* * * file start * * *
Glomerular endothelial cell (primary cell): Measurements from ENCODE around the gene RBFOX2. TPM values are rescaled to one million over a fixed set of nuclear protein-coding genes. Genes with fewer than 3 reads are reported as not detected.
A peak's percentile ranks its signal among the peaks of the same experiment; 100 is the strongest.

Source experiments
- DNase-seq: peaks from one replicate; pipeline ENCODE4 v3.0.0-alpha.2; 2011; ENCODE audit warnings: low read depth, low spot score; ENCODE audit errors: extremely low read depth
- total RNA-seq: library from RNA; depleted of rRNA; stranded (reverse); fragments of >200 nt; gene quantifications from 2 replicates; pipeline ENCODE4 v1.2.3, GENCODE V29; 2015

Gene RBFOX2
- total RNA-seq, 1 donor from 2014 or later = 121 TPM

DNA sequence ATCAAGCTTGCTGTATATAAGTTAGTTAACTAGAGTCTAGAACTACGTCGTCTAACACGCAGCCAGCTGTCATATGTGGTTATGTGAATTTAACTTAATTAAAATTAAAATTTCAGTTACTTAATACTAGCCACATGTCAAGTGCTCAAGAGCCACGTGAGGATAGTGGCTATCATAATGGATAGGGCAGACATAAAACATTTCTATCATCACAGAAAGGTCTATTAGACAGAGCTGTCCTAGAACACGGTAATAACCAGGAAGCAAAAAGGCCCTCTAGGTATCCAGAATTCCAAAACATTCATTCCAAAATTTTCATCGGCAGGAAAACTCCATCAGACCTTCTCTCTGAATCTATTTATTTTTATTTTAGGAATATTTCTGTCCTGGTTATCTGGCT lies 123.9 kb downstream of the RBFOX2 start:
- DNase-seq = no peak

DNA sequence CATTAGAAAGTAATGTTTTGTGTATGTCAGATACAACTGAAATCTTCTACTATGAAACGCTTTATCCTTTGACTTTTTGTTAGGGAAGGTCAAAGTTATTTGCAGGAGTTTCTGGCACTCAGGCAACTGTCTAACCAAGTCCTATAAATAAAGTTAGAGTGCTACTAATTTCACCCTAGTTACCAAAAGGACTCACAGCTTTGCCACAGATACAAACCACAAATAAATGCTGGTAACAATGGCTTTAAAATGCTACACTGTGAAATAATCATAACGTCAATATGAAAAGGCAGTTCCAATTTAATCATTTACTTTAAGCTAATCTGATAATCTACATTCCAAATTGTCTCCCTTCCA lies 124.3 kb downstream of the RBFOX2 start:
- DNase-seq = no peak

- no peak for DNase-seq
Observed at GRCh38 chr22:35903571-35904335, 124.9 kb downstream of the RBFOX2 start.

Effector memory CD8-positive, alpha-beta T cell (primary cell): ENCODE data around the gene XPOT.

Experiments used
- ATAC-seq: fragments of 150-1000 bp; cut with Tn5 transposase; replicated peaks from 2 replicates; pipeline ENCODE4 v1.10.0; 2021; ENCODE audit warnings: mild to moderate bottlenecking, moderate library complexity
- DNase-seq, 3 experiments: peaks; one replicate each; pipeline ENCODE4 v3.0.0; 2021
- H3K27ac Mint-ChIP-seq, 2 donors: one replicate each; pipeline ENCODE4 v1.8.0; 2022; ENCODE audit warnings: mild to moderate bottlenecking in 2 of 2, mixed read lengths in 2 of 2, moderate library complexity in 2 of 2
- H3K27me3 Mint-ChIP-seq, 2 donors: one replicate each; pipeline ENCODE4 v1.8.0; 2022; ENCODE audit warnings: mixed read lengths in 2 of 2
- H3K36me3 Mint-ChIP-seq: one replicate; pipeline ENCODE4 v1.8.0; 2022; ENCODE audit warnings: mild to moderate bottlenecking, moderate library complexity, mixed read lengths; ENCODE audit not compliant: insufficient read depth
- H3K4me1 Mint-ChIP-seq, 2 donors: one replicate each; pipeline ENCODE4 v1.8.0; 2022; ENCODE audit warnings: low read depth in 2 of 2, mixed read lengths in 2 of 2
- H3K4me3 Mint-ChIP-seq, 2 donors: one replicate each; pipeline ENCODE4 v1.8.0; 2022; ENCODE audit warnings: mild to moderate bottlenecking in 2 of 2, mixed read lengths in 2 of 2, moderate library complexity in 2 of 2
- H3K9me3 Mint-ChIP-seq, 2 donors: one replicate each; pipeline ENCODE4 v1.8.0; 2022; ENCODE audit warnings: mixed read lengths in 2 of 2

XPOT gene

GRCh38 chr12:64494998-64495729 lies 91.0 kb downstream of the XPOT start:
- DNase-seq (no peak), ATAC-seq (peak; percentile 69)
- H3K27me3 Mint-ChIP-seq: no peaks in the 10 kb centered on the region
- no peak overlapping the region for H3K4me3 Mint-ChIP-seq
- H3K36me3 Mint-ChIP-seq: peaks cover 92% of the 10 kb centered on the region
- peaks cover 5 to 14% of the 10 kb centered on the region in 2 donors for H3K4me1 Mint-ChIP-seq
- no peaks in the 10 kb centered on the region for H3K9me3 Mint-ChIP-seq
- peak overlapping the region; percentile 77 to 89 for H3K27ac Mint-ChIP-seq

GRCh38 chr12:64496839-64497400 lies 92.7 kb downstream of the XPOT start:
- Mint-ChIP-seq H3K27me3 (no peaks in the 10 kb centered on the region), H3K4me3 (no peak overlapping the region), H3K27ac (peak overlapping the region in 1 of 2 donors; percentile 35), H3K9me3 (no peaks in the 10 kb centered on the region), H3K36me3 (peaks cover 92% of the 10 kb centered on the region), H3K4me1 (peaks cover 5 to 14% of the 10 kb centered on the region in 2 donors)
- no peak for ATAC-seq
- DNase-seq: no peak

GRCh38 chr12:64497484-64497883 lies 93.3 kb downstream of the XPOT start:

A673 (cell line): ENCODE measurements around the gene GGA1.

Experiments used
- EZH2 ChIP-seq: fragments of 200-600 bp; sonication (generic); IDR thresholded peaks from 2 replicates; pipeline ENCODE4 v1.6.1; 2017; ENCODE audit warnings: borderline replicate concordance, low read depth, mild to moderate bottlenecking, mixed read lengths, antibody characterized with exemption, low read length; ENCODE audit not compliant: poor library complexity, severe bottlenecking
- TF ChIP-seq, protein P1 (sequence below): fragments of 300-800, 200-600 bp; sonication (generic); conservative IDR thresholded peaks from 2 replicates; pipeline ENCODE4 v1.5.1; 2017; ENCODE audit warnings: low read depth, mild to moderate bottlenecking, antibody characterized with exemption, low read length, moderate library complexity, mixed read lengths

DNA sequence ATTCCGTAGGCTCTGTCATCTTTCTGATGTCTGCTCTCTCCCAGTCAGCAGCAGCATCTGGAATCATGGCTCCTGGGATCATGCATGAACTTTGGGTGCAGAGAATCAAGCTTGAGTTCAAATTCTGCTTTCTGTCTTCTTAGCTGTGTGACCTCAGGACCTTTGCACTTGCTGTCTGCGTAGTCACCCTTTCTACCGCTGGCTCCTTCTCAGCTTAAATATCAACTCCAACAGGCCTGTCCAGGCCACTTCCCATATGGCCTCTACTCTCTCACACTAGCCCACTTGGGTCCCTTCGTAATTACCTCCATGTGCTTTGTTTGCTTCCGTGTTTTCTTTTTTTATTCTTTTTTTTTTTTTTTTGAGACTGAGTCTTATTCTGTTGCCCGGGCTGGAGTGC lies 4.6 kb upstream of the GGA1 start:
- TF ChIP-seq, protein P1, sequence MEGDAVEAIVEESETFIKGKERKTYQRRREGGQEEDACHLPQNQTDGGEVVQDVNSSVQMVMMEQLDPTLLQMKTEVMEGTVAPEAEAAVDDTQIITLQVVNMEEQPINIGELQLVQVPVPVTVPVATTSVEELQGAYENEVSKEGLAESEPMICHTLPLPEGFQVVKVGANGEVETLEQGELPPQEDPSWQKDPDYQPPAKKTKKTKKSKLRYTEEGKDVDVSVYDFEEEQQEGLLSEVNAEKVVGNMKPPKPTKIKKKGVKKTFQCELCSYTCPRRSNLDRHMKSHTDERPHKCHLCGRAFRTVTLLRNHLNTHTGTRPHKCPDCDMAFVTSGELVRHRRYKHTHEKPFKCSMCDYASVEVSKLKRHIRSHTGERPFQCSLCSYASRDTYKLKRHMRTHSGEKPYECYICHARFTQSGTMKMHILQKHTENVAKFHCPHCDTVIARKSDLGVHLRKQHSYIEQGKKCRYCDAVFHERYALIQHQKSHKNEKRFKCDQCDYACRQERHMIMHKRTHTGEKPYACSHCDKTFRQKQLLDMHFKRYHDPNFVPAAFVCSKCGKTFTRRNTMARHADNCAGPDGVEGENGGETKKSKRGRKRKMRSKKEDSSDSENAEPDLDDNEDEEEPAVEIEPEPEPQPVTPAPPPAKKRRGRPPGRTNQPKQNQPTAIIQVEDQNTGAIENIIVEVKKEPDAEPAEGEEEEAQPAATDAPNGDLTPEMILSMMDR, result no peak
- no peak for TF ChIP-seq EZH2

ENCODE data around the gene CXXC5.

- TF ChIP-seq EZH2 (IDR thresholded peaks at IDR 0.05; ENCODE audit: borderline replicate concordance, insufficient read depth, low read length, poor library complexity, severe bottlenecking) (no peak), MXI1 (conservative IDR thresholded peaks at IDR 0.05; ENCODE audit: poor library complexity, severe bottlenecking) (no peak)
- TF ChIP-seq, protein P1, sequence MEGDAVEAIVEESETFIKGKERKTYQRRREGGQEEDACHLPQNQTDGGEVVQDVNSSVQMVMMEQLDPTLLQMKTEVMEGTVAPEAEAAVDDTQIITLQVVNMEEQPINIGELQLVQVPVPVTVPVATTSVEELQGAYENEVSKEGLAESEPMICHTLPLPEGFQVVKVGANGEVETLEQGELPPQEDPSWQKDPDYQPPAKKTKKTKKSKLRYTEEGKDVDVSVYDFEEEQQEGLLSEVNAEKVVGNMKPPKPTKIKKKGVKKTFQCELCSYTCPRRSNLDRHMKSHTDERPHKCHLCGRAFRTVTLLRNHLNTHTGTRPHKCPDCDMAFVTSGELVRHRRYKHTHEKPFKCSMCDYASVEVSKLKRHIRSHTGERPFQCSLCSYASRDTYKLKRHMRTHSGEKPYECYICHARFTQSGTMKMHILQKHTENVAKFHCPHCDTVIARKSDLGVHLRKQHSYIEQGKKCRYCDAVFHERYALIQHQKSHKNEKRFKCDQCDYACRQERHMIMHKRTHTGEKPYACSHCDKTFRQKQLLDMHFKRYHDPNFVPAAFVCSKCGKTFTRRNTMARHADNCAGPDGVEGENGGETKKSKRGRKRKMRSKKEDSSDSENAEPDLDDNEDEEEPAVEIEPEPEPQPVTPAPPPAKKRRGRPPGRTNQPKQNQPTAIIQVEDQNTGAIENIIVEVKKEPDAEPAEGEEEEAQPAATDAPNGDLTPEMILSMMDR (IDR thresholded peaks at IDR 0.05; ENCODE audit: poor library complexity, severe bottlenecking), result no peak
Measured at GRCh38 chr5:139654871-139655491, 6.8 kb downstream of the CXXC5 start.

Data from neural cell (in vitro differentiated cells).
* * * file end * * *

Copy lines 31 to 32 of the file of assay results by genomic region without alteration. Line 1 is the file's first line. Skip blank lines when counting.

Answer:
- no peaks in the 10 kb centered on the region for H3K9me3 Mint-ChIP-seq
- peak overlapping the region; percentile 77 to 89 for H3K27ac Mint-ChIP-seq